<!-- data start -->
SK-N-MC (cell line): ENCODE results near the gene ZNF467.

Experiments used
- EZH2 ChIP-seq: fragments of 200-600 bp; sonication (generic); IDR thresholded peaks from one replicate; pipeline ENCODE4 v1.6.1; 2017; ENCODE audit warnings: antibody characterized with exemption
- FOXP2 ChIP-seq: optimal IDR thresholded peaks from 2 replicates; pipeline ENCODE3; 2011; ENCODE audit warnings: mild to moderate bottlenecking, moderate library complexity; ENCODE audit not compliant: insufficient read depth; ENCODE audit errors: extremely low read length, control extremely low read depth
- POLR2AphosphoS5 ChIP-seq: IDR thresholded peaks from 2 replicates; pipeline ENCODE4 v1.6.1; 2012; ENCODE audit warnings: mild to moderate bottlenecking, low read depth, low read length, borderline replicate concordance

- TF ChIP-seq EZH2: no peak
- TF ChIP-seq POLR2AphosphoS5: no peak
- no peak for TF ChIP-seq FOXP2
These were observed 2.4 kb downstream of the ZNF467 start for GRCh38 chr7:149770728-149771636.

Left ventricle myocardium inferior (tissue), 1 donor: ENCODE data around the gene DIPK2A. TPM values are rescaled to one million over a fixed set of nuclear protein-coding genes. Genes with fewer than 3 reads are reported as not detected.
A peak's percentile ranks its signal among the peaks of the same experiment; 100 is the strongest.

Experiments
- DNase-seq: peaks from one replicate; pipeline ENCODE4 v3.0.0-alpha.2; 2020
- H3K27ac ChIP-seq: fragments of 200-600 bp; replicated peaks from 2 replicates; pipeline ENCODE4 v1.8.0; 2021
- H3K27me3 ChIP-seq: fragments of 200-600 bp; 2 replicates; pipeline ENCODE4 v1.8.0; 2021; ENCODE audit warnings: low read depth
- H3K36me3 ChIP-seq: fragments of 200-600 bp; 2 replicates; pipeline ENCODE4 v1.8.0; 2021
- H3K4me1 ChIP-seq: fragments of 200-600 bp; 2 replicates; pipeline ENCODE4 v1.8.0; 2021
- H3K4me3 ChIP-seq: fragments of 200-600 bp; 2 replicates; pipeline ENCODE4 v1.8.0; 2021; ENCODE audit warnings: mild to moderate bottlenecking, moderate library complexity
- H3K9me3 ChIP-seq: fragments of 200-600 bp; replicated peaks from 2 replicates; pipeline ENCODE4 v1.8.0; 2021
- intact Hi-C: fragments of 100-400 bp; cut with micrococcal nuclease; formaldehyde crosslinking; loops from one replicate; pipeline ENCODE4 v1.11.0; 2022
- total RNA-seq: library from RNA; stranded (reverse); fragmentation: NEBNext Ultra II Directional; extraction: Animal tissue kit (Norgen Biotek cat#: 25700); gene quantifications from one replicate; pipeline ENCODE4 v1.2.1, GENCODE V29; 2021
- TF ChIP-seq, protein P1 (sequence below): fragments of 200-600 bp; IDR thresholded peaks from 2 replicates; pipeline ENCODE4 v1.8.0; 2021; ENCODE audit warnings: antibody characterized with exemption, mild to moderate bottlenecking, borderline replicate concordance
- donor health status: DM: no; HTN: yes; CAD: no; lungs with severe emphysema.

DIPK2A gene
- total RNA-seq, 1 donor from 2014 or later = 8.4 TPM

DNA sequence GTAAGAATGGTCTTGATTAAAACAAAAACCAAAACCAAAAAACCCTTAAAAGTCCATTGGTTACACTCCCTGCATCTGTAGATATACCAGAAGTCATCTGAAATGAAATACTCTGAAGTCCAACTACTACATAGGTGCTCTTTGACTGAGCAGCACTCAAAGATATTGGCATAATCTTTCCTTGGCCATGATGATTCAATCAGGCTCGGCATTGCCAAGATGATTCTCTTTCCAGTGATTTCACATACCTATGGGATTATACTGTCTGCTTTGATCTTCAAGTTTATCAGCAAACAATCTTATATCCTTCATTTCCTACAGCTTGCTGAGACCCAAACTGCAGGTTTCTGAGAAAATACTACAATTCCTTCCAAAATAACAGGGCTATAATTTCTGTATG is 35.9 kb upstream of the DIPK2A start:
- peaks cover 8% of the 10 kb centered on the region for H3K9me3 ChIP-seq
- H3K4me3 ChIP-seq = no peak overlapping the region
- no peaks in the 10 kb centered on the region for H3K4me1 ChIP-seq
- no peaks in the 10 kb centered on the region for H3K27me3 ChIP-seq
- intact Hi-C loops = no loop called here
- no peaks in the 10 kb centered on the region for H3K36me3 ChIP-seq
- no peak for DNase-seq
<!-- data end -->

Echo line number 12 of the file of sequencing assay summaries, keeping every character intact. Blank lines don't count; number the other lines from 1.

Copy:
Experiments